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Ho found a more receptive audience at the pier, where his high-performance boards proved useful for dodging the pilings and other wreckage of Pacific Ocean Park. He earned a reputation as an iconoclast both in and out of the water. "I was into doing my own things and making my own boards and selling them to people on the beach and to some shops. I was a kid. I was like 18 years old," says Ho. "To me, making a couple hundred bucks was a big thing."
While Ho had heard of Stecyk and Engblom, they had yet to meet, at least in person. They did, however, share the pages of Surfermagazine in 1968. Ho was captured in the center spread slashing a Hawaiian fatty, while Stecyk and Engblom published photos and a story on Santa Monica surfers like Mickey Dora and Johnny Fain. It was an early testament to the roots of the Dogtown vibe titled, in typically cryptic Stecyk fashion, "The Crackerjack Conspiracy."
The optimism and good cheer of the postwar generation, though, was rapidly being worn down by a power structure that seemed hell-bent on folly. Engblom remembers those as the last innocent days of the '60s, before America came apart at the seams and the Doors replaced the Beach Boys as the soundtrack to the California Dream. They were the last days before Robert Kennedy was shot down in front of their eyes, on June 5, 1968.
"Nero fiddled while Rome burned. We surfed while America went down the tubes," says Engblom. "Robert Kennedy, before he got assassinated that day, I walked out of my apartment on Venice Boulevard and he waved at me and my mom, and he was dead a couple hours later. Starting with all that -- John F. Kennedy, then Martin Luther King and then the brother -- you just knew something bad was happening. Any sense that good things were going to follow pretty much died at that moment."
The threat of being drafted, too, hung as heavily over the three kids as the fog during an onshore flow.
"All three of us were in the same boat because of the Vietnam War. I was 1-A from fucking day one. Any day, I'm thinking, I'm fucking gone," recalls Ho. "That whole thing you saw in Big Wednesday, I went through that. I was part of that. I had friends that went to Canada."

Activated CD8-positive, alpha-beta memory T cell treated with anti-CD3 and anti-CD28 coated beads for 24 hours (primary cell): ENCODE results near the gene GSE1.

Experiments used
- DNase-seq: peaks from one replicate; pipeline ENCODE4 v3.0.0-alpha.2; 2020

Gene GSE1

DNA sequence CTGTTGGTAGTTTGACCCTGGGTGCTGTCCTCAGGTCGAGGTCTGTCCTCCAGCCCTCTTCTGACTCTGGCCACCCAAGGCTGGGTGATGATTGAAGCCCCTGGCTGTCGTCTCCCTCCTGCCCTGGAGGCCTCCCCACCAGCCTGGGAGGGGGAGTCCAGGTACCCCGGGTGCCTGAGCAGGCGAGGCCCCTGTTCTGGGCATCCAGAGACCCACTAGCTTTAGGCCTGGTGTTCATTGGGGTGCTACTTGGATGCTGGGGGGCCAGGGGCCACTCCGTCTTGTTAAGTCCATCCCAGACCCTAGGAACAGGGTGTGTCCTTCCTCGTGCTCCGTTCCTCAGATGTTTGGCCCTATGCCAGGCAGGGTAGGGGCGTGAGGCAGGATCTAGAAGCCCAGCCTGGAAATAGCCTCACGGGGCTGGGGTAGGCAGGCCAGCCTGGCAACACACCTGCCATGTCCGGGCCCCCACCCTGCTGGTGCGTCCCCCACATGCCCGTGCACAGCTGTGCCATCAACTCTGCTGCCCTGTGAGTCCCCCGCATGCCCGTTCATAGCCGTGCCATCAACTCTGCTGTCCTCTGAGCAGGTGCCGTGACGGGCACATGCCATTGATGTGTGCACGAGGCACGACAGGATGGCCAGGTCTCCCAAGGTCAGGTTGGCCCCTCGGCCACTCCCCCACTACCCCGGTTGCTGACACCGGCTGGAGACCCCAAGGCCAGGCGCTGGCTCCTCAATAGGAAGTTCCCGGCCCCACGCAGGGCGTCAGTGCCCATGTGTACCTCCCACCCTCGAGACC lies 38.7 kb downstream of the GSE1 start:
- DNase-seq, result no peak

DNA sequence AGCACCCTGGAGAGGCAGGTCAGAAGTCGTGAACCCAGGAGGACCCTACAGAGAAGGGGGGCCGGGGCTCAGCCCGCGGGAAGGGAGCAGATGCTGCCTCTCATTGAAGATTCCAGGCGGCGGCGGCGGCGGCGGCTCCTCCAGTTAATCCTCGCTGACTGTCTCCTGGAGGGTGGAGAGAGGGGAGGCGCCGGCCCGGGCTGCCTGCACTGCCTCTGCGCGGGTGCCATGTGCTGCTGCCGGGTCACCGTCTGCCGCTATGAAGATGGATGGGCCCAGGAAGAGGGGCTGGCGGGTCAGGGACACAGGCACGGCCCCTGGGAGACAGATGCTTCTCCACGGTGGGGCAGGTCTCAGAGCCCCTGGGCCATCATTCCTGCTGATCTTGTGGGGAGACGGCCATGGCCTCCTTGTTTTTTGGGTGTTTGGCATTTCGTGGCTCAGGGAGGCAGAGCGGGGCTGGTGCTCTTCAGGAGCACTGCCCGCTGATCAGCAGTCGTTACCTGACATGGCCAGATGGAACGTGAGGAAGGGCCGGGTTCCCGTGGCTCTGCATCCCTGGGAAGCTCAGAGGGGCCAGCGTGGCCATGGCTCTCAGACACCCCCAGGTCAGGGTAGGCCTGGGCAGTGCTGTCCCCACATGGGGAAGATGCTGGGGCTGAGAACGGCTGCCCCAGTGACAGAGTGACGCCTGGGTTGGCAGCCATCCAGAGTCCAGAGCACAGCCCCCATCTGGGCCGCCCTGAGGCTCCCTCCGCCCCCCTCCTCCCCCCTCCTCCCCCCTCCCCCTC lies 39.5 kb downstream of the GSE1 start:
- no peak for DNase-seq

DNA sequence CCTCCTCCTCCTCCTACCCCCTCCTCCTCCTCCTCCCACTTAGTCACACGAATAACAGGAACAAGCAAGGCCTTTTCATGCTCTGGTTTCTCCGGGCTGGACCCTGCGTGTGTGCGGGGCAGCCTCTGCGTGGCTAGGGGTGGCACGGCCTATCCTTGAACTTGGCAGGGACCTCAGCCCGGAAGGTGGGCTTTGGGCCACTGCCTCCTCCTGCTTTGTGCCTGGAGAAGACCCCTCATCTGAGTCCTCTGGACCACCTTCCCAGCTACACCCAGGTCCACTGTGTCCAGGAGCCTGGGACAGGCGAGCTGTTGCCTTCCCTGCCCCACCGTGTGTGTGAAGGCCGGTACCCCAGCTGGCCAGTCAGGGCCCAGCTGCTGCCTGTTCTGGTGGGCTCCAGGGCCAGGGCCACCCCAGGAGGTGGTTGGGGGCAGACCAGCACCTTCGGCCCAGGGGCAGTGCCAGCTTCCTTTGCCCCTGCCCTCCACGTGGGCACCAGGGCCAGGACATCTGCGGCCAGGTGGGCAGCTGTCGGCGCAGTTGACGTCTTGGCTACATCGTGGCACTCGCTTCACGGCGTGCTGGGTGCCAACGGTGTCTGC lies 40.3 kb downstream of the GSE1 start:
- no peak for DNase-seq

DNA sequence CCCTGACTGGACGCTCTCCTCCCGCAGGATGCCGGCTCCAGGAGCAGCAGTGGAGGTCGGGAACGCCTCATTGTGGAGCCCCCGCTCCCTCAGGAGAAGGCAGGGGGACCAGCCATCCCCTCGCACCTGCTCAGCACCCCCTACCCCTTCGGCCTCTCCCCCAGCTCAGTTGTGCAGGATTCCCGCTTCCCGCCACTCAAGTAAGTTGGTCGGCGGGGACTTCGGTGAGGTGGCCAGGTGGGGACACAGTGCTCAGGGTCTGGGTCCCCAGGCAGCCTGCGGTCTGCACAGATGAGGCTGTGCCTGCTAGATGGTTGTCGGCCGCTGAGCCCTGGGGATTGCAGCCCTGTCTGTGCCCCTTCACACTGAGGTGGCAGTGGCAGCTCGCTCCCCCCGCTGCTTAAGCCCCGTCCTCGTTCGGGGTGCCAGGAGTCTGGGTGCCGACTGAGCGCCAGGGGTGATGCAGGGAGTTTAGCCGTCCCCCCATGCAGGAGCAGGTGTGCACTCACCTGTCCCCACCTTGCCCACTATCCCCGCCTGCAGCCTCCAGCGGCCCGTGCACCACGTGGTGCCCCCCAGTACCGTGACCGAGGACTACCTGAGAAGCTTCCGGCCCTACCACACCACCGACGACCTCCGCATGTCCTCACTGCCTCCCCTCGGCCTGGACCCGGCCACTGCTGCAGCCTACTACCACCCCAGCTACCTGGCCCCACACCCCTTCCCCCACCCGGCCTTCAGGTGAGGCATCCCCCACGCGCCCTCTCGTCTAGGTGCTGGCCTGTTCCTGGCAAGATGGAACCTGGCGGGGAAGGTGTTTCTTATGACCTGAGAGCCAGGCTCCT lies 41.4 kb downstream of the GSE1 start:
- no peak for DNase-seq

"I grew up in Venice around black people, Mexicans and Asians," says Engblom. "The idea that I was going to go over and shoot Asians was totally repugnant to me. I didn't see these guys storming the beaches of Santa Monica."
Stecyk tried for student deferments. Ho fudged his physicals. Engblom hopped a ship in the merchant marines, staying out at sea as much as possible between 1968 and 1970. "I spent the war riding luxury liners," he says. When his ship finally docked, he came back to the beach with some money, but was "essentially unemployable."
THE ARTIST AND THE IMPRESARIO finally met the shaper on a weird winter day in 1970. It had been raining constantly for about a week, and the whole area was practically underwater.
Eventually the storm gave way to a blustery, ornery sunshine. Stecyk and Engblom went down to the beach to check on the surf. They parked in a flooded lot while the tail end of the storm blew through. When they could finally see out of Engblom's old Cadillac, they realized they had parked next to the '48 Chevy truck, the classic surfer's get-around, in which Jeff Ho lived. Stecyk told Engblom he should talk to the notorious outrider about going into business for real.
"These two guys walk up to me and say, 'Hey you, you're Jeff Ho.' And I'm like, 'Yeah, what the fuck do you want?'" says Ho.
They proposed starting up a factory to manufacture surfboards. It sounded good to Ho, who was in love with a white girl from high school whose parents didn't like his Chinese-American ethnicity or his surfing lifestyle.
"Her parents hated me. They thought I was a lowlife," Ho says. "My motivation was to make some money to buy some land on the big island and marry this chick."
They took advantage of their contacts and Ho's clients and started pumping out boards. Ho shaped new designs. Stecyk experimented with airbrushing techniques. They had imagination and a do-it-yourself attitude. Sometimes stunning progress was made.
"[Stecyk] invented the airbrushed surfboard. That was his invention," says Engblom. "I don't care what anybody is telling you, he was making airbrushed surfboards a year or two before anybody was putting them on the market."
They worked hard and played hard. They took surf trips. Stecyk sent pictures of them and their boards to Surfer magazine.
"It was a fucking really good time," says Ho. "The outlook was that everything could blow up tomorrow, so everything we did, we just did. The goal was to make money to do more projects."
Soon their production spilled over into another factory. It became clear they needed their own shop to keep up. Meanwhile, the girl for whom Ho was stuffing away money, "to buy her a left-point break on the big island," left him for family-sanctioned romantic seas. "She started dating some other guy who was actually going to college or something," says Ho. "Instead of buying the land, I bought the shop."